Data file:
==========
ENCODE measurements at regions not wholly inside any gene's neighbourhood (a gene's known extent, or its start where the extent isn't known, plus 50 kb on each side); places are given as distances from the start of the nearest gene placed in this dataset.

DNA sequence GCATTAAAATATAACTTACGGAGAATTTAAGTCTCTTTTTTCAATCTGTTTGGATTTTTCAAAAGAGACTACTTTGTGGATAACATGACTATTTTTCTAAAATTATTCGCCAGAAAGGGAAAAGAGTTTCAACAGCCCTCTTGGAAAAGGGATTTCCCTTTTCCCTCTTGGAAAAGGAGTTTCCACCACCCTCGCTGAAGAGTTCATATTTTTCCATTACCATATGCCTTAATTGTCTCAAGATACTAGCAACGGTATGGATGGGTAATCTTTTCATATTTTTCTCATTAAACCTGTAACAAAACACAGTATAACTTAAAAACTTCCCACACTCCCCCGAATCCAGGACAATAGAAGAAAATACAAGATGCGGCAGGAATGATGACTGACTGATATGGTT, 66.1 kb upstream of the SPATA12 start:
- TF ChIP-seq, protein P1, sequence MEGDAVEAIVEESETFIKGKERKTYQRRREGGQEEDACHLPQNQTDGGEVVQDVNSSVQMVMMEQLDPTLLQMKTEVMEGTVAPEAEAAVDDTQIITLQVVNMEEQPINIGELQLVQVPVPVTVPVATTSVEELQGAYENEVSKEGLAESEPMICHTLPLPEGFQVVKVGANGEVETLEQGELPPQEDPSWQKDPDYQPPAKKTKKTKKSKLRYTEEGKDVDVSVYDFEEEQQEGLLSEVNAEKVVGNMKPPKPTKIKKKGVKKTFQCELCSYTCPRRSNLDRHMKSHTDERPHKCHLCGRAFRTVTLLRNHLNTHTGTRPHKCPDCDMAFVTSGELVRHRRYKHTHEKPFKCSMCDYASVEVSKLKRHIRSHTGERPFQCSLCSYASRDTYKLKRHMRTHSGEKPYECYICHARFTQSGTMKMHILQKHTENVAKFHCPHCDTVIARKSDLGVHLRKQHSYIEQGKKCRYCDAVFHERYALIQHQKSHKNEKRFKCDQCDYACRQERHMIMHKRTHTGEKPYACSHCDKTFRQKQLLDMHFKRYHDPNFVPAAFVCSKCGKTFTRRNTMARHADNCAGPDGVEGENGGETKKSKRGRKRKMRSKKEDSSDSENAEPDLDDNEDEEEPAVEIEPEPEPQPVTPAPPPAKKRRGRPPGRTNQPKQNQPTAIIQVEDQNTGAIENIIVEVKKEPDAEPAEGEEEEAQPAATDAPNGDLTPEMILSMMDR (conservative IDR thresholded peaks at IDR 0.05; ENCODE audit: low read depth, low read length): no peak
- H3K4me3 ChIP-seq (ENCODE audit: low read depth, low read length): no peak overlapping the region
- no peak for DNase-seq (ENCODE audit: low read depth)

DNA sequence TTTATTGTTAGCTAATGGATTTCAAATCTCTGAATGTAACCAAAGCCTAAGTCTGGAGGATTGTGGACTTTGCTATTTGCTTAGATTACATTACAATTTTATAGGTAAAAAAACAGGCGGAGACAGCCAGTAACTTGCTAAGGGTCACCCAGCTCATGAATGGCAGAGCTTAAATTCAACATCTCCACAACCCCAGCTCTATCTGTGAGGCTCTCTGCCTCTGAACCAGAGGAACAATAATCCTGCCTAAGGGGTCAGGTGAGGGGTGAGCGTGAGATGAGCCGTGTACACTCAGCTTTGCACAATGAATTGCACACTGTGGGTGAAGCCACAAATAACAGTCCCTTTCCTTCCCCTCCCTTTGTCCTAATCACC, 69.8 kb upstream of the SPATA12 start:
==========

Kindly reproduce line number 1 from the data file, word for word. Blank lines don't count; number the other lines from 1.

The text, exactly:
ENCODE measurements at regions not wholly inside any gene's neighbourhood (a gene's known extent, or its start where the extent isn't known, plus 50 kb on each side); places are given as distances from the start of the nearest gene placed in this dataset.